Out of the Syrian crisis, a data revolution takes shape
Shadows shroud Issam Salim's face as he recounts the operations he's performed. Yesterday, he tended to fractures, mangled limbs and intestinal injuries caused by an explosion from an unknown source. “The situation was very tense,” he says. Today, there have been no war-wounded patients, so he saw people with bladder stones and hernias instead. Salim is deputy director of a hospital in southern Syria, and he's talking to an Iraqi surgeon, Ghassan Aziz, through a flickering Skype video call.
Aziz is not far away — just two hours south by car, in Jordan's capital, Amman. It is from here that the organization Aziz works for, Médecins Sans Frontières (MSF), has been providing medical aid to clinics in southern Syria during a conflict that has become one of the world's worst ongoing humanitarian crises. But Aziz and his colleagues dare not get much closer. After 13 MSF staff members were kidnapped in January 2014, the organization, also known as Doctors without Borders, pulled its international staff out of the country.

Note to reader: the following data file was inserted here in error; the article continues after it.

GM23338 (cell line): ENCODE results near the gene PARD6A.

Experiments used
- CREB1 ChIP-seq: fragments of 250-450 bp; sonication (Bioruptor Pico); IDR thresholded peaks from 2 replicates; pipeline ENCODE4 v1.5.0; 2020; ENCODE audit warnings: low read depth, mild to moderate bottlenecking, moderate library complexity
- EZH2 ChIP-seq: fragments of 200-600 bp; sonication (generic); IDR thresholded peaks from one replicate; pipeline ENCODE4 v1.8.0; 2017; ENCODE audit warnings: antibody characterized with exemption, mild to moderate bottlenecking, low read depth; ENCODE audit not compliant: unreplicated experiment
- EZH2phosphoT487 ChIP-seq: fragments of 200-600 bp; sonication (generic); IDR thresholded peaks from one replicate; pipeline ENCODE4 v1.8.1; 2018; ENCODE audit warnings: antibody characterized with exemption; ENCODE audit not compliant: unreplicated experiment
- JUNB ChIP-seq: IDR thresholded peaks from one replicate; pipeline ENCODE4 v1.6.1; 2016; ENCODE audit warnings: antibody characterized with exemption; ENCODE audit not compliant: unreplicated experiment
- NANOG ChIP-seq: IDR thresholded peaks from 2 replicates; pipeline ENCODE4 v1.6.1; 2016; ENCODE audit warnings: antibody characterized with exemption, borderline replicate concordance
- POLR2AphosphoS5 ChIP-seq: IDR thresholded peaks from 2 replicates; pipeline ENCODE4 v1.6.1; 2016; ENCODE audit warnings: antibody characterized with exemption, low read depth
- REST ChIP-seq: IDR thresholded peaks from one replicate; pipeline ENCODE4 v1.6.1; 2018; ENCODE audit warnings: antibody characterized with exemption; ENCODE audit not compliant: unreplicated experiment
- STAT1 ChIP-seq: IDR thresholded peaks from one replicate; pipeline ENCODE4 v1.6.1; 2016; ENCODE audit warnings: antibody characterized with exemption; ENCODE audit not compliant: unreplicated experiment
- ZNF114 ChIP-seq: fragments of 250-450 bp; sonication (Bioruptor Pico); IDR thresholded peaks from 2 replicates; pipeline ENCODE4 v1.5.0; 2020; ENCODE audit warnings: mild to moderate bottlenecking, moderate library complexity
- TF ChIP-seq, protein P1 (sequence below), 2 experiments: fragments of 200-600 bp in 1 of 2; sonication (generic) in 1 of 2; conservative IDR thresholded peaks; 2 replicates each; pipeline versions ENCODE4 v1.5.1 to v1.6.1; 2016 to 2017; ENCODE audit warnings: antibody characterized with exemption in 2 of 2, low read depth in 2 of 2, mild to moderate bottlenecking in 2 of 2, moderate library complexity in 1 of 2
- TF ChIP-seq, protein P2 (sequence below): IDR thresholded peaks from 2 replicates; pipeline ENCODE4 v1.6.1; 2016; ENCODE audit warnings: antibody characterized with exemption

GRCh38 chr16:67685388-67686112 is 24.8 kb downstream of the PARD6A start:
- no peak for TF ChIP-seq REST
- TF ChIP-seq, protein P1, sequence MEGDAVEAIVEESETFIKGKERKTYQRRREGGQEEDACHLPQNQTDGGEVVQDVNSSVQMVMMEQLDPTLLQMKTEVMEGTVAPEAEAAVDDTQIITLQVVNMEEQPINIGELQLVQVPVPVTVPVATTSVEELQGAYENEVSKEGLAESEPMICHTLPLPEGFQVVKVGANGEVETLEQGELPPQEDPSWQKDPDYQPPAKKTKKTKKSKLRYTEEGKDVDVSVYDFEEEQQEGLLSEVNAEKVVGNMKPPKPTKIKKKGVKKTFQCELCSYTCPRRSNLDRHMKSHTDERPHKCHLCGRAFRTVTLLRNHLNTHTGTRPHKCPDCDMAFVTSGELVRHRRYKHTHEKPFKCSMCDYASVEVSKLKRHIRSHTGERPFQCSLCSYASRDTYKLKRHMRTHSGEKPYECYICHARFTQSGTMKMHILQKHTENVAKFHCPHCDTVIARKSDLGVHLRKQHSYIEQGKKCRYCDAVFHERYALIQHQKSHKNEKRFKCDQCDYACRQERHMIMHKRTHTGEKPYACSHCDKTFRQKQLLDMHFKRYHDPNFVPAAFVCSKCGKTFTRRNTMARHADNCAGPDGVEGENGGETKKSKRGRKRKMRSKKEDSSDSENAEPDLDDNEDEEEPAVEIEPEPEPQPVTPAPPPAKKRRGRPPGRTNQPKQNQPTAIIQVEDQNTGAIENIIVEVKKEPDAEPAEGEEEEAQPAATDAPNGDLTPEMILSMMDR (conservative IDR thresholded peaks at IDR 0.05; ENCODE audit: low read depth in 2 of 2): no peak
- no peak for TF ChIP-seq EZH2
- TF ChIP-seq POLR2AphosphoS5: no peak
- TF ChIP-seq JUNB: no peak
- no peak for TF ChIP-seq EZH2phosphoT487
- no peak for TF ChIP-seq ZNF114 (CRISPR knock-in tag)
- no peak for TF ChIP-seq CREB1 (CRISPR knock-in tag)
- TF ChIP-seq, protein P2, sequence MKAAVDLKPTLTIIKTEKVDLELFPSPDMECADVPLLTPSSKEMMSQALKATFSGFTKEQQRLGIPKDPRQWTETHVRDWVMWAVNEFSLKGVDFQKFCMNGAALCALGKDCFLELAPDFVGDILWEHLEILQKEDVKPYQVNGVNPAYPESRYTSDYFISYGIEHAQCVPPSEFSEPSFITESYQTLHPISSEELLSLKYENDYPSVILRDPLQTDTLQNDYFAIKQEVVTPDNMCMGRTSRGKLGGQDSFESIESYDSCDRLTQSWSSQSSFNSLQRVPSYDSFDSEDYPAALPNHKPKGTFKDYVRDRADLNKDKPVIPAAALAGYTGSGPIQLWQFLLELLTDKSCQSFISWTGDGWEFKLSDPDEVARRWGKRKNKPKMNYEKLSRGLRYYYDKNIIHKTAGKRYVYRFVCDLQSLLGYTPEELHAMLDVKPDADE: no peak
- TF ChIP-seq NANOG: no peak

Text messages and calls such as the one with Salim provide a glimpse of what is going on, but it is hardly enough to let MSF staff predict what Syrian doctors and nurses will need most to help their communities. An increase in severe burns might mean that C-4 plastic explosives are in heavy rotation, for example, and therefore medics will require extra antibiotics, intravenous lines and surgical equipment, because they won't have time to sterilize between operations. Or an increase in kidney failures could mean that people with diabetes have lost access to regular care. But the fog of war makes tracking such trends next to impossible.